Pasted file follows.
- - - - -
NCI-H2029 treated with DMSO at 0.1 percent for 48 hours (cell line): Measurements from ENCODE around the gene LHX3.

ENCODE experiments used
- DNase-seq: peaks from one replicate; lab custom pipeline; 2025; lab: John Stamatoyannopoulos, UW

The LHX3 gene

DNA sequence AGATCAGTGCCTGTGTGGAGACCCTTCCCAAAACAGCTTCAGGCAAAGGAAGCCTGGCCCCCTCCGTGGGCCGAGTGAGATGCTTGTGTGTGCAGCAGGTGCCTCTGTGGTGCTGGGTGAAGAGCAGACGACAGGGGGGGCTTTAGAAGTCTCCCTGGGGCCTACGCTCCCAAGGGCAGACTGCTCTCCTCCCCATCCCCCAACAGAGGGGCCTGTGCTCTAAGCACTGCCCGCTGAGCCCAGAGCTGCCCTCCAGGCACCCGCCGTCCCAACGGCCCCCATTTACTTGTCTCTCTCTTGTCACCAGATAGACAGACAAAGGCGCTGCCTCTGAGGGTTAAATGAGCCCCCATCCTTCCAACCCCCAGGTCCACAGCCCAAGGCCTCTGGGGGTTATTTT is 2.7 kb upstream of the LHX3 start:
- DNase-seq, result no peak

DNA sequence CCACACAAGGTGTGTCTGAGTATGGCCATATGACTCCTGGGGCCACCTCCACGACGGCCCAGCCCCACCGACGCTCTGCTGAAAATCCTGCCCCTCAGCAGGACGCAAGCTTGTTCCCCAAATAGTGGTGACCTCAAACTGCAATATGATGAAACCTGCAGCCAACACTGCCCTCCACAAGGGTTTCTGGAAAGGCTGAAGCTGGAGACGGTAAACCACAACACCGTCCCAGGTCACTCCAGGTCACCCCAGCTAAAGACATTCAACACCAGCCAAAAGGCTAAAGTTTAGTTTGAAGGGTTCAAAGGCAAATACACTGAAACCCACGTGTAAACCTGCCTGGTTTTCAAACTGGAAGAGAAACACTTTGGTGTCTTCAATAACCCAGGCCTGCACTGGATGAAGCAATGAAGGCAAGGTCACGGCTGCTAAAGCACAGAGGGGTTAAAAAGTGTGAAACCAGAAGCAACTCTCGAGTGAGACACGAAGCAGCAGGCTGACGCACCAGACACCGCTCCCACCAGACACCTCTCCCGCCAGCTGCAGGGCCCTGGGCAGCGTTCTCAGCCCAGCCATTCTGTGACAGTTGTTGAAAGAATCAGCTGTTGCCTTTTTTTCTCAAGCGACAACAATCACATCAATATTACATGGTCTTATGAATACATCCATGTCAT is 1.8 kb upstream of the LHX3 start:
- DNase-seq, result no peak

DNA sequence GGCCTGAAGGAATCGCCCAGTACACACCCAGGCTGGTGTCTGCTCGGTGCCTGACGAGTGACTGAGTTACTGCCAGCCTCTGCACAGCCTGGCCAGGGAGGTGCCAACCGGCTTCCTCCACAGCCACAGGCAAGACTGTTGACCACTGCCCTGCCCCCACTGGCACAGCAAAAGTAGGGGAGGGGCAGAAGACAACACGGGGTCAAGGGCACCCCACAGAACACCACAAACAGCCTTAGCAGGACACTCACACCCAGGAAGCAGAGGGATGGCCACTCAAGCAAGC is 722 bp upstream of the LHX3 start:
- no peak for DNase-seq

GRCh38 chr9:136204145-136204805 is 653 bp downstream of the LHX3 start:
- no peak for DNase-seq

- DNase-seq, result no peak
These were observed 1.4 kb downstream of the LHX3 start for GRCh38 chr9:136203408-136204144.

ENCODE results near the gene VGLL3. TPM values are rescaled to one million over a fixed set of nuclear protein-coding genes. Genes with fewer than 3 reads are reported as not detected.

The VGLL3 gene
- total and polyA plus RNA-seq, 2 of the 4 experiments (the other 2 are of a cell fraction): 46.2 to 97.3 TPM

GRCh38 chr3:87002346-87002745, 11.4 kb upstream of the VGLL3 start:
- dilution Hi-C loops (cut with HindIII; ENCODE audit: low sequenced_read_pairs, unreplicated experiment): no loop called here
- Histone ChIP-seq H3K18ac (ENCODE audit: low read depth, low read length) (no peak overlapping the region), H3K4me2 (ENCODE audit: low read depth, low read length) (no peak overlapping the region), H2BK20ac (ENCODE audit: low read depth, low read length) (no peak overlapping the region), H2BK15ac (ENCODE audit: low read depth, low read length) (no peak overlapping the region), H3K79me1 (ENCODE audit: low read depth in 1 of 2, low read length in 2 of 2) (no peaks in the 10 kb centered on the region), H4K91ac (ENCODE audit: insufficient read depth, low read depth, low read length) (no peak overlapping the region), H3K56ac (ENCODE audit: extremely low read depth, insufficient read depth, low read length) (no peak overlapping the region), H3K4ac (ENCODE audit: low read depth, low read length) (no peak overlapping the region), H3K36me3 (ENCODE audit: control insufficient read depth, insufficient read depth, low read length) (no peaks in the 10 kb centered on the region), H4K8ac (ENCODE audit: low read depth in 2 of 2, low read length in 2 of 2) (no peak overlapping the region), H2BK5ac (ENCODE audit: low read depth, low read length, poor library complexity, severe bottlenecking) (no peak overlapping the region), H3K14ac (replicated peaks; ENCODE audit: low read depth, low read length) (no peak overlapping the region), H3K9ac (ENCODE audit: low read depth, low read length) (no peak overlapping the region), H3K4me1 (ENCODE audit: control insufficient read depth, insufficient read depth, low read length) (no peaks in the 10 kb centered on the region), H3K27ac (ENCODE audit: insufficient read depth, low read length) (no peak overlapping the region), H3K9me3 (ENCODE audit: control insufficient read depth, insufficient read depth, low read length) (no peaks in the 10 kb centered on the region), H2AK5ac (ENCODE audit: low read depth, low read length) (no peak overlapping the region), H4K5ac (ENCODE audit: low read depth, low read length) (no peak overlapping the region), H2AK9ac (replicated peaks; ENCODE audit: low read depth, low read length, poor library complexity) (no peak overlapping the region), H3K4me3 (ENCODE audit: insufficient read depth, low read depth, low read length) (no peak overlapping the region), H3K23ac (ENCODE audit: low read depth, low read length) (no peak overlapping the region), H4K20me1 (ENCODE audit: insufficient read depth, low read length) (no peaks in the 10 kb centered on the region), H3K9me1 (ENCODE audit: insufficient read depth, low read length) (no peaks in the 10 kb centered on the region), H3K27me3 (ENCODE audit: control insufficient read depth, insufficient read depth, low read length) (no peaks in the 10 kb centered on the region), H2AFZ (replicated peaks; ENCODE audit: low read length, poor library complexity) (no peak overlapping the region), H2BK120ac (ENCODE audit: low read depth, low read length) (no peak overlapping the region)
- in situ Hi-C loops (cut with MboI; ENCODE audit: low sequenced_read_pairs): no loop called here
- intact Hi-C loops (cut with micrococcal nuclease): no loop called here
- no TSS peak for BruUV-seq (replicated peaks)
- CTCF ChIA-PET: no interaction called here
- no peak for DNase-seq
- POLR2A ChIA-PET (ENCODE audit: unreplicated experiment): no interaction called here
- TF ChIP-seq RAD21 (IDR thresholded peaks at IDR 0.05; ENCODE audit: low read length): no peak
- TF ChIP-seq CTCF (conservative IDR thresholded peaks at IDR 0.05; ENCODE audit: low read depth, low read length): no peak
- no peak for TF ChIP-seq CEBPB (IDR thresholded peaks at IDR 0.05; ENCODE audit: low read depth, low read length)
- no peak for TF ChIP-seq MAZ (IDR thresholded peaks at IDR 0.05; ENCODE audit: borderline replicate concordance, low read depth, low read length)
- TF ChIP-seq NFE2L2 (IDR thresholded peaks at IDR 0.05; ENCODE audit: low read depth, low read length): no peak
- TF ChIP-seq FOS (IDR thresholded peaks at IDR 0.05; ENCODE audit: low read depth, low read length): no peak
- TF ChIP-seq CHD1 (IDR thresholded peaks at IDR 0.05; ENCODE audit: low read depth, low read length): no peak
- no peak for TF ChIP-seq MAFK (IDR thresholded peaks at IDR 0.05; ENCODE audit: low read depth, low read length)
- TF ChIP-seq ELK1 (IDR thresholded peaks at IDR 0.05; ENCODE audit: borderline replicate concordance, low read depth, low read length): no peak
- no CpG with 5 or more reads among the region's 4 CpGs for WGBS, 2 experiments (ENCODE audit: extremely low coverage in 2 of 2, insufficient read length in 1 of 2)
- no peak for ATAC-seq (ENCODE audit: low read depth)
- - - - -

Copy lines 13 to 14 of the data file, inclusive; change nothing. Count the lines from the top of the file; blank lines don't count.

- DNase-seq, result no peak
These were observed 1.4 kb downstream of the LHX3 start for GRCh38 chr9:136203408-136204144.